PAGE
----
And I think the last verse (at least the last verse in the Methodist hymnal–looking online I see that dear Robert Robinson did not know that one does not challenge the Wesleys for longest hymns in the hymnal.  Shit like that will get your hymn cut down to four verses so fast your head will spin.) is some of the most amazing poetry in hymnody.

Check this out:

O to grace how great a debtor
Daily I’m constrained to be!
Let Thy goodness, like a fetter,
Bind my wandering heart to Thee.
Prone to wander, Lord, I feel it,
Prone to leave the God I love;
Here’s my heart, O take and seal it,
Seal it for Thy courts above.

You can’t get that kind of complexity across in a praise hymn.  Shoot, I don’t even think you can fit that whole verse on an overhead projector.

I tease.

Sucks to Be My Dog

Y’all, it is 7:58 and I just got up, like, ten minutes ago.  My alarm goes off at 5:30.  My alarm was still going off at 7:48, but apparently whatever’s going on in the world is not interesting enough to raise the voices of the folks on NPR to the point where my tired brain will notice them.

I have to say, though, except for the nagging cough, I feel better than I have all week.

Still, I feel bad for the dog because this is day two of “B. neglects to take Mrs. Wigglebottom for a walk.”

Even You Can Help Make the World Safe for Young Feminists

So, tonight we went over the tentative schedule for Act Like a GRRRL!, discussed the amazing things our cooters can do when in the mood, and ate ice cream sandwiches.

I just want to state for the record that, even though my sexual repertoire consists mostly of trying not to choke to death on my own self and trying to refrain from calling up various folks and announcing “I’m having sex, right now.  Yes, with someone else!” I had intelligent things to say both about the G-spot and female ejaculation. 

So, that was nice.

Anyway, we’ve decided to put together a cook book of simple but yummy recipes and that’s where y’all come in.

Give me your greatest easy to whoop up dish that a teenager with little experience in the kitchen could manage.  And I will collect them and put them in a little handy booklet for the girls in Act Like a GRRRL!

If any of you have any questions about female ejaculate or your G-Spot, I guess we could try to cover that as well.

Ha, no, really, it hurts when I laugh, but damn the thought of a long discussion about food and sex just makes me happy.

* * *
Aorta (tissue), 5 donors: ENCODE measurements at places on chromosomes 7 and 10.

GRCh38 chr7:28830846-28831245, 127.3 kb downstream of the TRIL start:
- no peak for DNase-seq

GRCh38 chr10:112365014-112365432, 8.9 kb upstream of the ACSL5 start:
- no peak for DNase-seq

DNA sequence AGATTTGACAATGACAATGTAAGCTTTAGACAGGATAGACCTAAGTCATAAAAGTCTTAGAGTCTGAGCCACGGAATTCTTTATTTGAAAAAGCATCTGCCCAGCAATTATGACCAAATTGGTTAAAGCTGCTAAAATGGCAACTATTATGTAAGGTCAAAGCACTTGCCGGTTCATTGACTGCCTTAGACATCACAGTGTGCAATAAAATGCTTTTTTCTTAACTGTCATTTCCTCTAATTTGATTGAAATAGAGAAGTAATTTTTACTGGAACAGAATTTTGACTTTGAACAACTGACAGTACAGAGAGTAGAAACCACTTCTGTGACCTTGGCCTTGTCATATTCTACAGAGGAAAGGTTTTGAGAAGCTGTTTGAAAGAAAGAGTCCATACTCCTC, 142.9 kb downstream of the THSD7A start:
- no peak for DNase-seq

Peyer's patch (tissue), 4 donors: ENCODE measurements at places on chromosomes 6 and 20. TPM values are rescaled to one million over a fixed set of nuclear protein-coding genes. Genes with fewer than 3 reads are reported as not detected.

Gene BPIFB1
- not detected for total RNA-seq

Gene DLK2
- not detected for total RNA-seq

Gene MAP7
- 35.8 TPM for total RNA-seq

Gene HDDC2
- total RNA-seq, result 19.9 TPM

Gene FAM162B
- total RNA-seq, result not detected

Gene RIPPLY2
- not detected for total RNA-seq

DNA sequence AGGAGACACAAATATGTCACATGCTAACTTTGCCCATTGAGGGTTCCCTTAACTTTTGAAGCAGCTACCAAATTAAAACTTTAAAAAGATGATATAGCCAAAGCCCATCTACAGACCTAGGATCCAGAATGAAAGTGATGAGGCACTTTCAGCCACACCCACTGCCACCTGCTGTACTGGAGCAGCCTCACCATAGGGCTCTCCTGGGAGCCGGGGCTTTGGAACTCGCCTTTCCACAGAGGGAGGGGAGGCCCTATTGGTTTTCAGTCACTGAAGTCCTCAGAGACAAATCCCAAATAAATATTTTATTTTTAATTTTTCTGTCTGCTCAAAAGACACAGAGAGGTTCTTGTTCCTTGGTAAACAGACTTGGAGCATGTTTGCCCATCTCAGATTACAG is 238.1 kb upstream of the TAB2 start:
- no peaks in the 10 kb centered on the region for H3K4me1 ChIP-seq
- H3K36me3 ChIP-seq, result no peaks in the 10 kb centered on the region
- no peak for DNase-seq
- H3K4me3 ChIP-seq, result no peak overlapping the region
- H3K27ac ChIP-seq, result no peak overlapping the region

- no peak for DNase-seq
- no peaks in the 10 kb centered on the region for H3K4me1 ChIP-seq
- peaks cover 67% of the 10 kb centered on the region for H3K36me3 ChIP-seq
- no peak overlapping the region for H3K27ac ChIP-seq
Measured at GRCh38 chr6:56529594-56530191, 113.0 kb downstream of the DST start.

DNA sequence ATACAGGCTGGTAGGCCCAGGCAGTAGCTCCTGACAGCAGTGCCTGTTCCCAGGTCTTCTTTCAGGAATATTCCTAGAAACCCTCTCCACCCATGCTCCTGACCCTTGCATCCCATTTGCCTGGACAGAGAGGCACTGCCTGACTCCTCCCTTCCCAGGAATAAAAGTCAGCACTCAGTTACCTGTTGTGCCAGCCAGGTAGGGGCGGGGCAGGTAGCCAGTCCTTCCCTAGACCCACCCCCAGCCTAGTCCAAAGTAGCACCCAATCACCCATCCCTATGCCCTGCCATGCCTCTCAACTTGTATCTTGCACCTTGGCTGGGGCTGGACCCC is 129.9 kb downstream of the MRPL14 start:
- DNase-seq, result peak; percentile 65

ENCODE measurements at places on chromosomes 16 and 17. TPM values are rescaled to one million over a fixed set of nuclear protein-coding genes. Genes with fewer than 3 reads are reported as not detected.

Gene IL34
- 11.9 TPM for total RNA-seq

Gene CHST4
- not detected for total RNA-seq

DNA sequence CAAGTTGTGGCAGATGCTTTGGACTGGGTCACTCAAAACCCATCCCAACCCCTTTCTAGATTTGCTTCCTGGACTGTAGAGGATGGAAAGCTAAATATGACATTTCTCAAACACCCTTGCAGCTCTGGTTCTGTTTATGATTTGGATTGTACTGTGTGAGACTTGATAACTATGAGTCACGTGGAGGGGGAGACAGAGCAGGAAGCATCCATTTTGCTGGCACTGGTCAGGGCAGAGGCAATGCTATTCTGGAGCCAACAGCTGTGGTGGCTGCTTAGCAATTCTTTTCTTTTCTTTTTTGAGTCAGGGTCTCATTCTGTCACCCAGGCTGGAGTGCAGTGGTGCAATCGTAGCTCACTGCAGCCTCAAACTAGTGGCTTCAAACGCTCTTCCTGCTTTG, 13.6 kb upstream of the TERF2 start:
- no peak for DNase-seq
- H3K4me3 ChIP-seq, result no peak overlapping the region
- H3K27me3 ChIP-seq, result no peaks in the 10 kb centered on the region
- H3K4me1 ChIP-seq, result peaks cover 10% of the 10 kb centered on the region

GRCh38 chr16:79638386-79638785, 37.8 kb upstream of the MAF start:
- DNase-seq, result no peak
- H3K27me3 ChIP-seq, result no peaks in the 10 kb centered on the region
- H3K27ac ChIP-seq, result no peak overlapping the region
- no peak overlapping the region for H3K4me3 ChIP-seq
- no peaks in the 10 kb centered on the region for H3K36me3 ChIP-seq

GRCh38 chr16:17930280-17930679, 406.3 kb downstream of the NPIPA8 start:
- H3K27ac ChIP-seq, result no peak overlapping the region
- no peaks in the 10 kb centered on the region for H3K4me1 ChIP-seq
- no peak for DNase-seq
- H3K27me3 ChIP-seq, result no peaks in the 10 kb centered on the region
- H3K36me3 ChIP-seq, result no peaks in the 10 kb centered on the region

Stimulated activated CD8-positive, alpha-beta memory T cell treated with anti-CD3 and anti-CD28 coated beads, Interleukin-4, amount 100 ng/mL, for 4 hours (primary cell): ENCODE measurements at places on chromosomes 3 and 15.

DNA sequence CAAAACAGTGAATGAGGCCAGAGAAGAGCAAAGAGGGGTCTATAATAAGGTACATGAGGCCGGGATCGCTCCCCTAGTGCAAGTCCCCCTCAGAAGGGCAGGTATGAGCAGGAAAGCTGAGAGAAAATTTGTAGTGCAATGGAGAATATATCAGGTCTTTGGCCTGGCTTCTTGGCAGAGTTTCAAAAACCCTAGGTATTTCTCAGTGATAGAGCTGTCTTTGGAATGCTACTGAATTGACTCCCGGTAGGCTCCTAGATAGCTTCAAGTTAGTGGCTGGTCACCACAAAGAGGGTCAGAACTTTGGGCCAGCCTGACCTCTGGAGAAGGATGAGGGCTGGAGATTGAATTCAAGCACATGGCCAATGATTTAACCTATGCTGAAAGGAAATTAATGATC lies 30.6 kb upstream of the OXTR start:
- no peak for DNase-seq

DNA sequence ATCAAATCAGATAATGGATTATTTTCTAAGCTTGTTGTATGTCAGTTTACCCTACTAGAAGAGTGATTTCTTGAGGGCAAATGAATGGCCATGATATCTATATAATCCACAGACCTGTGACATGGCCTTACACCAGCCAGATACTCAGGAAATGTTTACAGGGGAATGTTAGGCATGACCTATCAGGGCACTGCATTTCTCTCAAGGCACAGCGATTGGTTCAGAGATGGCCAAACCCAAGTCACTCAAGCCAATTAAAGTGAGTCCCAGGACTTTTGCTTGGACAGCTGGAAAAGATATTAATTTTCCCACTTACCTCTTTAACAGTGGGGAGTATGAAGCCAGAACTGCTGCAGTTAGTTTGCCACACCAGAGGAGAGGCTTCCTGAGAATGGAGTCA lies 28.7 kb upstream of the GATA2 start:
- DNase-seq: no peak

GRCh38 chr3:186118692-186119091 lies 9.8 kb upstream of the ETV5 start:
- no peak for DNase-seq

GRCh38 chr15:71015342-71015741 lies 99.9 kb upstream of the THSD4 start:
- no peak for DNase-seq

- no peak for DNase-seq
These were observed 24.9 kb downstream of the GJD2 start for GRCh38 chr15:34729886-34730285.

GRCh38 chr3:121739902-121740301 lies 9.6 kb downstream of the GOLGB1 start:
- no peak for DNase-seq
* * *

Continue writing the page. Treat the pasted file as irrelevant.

Here, I’ll ask a question to get us started.  Ice cubes on your cooterial region.  Whose bad idea was that?  Or, maybe more appropriately, what am I doing wrong?  It seems like it should be all erotic and fun, what with the cold and the hard and the messing around down there, but I find it kind of painful and then you’re numb and then what’s the point?

Saving the World One Cooter at a Time

I’m off to have dinner with the folks who are putting together Act Like a GRRRL! this year.  I’m going to feed them cheese quesadillas and chips and queso.  And I am going to sing this little song:

I have a cooter

You have a cooter

We have cooters together!

All who have a cooter, all around the world, yes, we are girls, together.

At which point, my dad will sense the desecration of a perfectly fine hymn, but be unable to reach me, because I left my cell phone at home.  Bwa-ha-ha-ha-ha-ha, as the evil villains say.

‘Foreign’ Invasion

Brittney’s asking all kinds of immigration related questions over at NiT and David Oatney’s hollering about how “The feds are supposed to enforce immigration law and protect us from foreign invasion, which this influx of illegal aliens certainly is.”

Y’all, nonsense like this makes me have to put my head down on my desk.  Just for a minute, just until it clears.

America, from 1535 to 1821, this was the vice-royalty of New Spain.  Please take a look and see just how much of the current United States was covered by this.  Everyone who was living in this area at that time was, by definition, as a subject of Spain, Spanish.  In fact, your family could have been sitting in St. Louis and been French, Spanish, French again, and then United-States-ian all without ever leaving your home.

My point is that, while people from Mexico can certainly be in this country illegally, calling them ‘foreigners’ seems to me to be so intellectually dishonest as to cause me a headache.  That a man from Juarez and a man from Dubuque are from two different countries now is a fluke of history.  These are not people who are foreign to us.  These are people whose histories are entwined with ours and have been since 1492.

Also, yes, there are actual bad guys who mean folks harm coming over from Mexico illegally, but by and large, the folks who come here are unarmed civilians who are just looking for work and a better quality of life.  Calling them a foreign invasion makes you look like some kind of histrionic reactionary who doesn’t actually understand what an invasion is.

Listen, I’m a bleeding heart liberal.  I’m always going to stand with the downtrodden against the powerful*.  The thing that bothers me about illegal immigration is that we, as a country, seem to want to put all of the blame on illegal immigrants.  Let’s round them up and ship them off to detention camps in Louisiana.  Let’s have the cops check them against a database every time they pop up on the radar of the police.  Let’s continue to use language that makes it seem like illegal immigrants are dirty, disease-ridden vermin who are invading our country and ruining it.